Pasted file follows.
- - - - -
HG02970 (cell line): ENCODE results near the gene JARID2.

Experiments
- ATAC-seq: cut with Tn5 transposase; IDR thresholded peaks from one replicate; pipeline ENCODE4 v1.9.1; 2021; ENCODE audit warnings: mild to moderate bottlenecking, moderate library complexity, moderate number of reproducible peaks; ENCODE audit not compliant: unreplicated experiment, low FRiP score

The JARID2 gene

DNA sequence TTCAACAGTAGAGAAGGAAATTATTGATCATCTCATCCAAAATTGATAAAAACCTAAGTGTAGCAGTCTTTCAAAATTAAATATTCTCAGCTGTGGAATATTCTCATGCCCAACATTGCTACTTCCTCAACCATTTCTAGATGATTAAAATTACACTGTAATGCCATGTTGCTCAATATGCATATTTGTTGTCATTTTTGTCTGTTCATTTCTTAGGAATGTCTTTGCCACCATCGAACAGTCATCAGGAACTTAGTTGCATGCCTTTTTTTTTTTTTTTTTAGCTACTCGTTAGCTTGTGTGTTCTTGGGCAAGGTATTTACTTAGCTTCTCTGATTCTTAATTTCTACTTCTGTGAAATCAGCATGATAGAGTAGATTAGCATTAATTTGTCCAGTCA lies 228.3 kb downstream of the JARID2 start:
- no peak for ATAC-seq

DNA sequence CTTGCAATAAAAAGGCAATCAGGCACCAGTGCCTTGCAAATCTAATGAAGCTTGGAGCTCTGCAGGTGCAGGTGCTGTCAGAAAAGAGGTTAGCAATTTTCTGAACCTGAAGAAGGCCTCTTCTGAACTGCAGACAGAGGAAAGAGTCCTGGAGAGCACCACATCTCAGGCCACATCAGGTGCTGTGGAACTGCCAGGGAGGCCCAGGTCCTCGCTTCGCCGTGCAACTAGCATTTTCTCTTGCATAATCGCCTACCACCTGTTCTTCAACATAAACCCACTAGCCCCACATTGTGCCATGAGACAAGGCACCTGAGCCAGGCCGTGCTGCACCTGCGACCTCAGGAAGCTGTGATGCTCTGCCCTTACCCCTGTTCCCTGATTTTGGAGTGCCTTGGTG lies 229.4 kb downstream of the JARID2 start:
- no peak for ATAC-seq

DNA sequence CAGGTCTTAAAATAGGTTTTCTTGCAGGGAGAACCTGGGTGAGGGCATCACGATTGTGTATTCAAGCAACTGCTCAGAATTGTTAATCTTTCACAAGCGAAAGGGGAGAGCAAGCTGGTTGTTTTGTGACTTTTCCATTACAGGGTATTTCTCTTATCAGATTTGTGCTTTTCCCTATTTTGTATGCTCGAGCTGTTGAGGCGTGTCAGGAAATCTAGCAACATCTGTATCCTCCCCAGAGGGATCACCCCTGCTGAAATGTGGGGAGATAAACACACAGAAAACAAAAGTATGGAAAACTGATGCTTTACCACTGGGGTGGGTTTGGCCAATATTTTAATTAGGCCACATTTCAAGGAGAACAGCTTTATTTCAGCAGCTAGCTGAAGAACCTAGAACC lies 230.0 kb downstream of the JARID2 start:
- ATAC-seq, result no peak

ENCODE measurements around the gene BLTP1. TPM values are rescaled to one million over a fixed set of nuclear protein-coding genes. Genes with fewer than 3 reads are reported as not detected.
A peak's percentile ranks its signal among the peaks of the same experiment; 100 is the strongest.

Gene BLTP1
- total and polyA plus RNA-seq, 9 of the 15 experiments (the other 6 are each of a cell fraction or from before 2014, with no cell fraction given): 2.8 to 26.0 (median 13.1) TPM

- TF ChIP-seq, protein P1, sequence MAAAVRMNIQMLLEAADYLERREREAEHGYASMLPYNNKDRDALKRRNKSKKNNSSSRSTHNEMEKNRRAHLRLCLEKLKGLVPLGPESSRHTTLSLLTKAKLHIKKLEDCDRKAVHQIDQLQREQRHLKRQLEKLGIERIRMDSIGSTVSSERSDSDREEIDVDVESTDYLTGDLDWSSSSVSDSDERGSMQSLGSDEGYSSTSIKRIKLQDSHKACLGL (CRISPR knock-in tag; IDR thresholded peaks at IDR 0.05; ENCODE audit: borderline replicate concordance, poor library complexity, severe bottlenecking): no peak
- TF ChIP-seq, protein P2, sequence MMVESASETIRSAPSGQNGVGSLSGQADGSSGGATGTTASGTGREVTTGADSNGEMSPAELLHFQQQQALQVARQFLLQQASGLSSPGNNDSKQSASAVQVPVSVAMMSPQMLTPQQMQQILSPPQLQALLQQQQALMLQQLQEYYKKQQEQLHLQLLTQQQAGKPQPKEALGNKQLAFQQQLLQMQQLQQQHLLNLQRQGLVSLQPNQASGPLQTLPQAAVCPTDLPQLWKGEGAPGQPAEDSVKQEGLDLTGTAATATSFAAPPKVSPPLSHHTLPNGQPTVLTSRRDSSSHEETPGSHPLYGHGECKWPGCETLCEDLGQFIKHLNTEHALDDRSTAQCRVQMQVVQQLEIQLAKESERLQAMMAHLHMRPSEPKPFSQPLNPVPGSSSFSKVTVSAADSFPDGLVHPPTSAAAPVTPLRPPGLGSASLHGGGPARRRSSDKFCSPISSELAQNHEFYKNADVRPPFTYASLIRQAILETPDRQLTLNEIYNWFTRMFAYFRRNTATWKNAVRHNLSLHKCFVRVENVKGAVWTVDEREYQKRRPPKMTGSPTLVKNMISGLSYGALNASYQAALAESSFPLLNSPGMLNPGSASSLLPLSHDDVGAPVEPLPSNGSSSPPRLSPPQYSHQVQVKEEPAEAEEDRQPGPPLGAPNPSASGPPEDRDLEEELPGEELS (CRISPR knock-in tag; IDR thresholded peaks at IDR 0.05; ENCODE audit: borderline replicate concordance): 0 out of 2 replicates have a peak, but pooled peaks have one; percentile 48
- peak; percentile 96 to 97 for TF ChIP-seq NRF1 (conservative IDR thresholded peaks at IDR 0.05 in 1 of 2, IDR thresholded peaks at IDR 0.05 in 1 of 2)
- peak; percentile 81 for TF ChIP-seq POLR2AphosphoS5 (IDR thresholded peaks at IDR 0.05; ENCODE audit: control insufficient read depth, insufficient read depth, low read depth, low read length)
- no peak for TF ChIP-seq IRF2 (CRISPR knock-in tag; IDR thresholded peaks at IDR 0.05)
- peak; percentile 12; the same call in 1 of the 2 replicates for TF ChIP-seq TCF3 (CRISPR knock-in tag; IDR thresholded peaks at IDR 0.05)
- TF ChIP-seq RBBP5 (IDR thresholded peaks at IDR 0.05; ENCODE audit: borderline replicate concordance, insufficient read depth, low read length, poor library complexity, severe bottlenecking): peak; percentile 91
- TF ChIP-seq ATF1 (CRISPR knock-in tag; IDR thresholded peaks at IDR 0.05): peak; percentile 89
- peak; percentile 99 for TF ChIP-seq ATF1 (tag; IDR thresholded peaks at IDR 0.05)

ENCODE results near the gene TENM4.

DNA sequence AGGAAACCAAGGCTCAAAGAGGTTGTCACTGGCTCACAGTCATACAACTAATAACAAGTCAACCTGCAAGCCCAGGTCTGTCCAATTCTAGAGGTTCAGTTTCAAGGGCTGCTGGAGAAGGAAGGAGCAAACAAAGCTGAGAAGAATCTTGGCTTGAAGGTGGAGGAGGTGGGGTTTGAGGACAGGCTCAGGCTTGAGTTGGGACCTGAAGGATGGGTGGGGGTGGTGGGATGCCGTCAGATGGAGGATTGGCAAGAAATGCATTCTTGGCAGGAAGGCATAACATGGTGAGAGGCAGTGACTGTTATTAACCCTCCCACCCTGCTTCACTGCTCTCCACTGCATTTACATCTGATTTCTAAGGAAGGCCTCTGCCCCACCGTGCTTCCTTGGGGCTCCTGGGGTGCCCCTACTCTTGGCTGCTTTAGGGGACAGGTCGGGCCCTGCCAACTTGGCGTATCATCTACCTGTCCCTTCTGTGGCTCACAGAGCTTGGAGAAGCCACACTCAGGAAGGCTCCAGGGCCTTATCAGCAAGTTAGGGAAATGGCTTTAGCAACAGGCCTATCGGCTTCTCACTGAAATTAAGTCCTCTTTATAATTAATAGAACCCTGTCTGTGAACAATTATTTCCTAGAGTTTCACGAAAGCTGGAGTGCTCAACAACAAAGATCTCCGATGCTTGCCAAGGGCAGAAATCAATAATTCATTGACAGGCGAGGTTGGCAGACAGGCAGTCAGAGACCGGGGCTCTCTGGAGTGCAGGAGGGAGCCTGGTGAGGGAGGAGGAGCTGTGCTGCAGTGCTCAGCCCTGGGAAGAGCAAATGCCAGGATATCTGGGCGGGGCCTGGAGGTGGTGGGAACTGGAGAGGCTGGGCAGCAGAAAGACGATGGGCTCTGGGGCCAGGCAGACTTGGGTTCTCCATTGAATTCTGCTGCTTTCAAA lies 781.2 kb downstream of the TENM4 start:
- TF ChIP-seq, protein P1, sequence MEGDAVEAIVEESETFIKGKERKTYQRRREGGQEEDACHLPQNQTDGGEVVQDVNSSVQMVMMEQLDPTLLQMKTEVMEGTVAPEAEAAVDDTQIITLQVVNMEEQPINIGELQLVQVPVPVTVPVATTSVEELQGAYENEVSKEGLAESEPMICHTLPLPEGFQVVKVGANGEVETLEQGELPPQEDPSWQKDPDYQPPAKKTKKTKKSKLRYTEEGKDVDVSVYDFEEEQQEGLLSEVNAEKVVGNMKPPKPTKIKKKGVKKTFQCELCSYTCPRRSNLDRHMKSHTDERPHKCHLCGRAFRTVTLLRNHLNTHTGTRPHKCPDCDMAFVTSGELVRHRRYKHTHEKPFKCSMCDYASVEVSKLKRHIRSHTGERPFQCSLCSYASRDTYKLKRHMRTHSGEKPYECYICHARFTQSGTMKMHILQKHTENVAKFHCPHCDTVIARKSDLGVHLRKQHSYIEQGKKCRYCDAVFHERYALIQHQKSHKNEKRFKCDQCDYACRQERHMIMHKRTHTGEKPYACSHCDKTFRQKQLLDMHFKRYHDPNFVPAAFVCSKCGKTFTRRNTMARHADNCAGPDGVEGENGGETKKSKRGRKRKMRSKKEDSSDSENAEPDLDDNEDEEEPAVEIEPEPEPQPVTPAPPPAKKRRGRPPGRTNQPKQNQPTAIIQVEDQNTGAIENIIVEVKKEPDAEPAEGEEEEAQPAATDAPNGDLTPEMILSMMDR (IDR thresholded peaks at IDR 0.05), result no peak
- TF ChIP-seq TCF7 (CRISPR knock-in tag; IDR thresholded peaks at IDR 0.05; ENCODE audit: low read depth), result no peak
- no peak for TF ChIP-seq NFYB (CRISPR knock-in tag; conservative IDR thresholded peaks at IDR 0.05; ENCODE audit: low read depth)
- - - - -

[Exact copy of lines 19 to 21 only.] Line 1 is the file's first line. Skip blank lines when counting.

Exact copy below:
- no peak for TF ChIP-seq IRF2 (CRISPR knock-in tag; IDR thresholded peaks at IDR 0.05)
- peak; percentile 12; the same call in 1 of the 2 replicates for TF ChIP-seq TCF3 (CRISPR knock-in tag; IDR thresholded peaks at IDR 0.05)
- TF ChIP-seq RBBP5 (IDR thresholded peaks at IDR 0.05; ENCODE audit: borderline replicate concordance, insufficient read depth, low read length, poor library complexity, severe bottlenecking): peak; percentile 91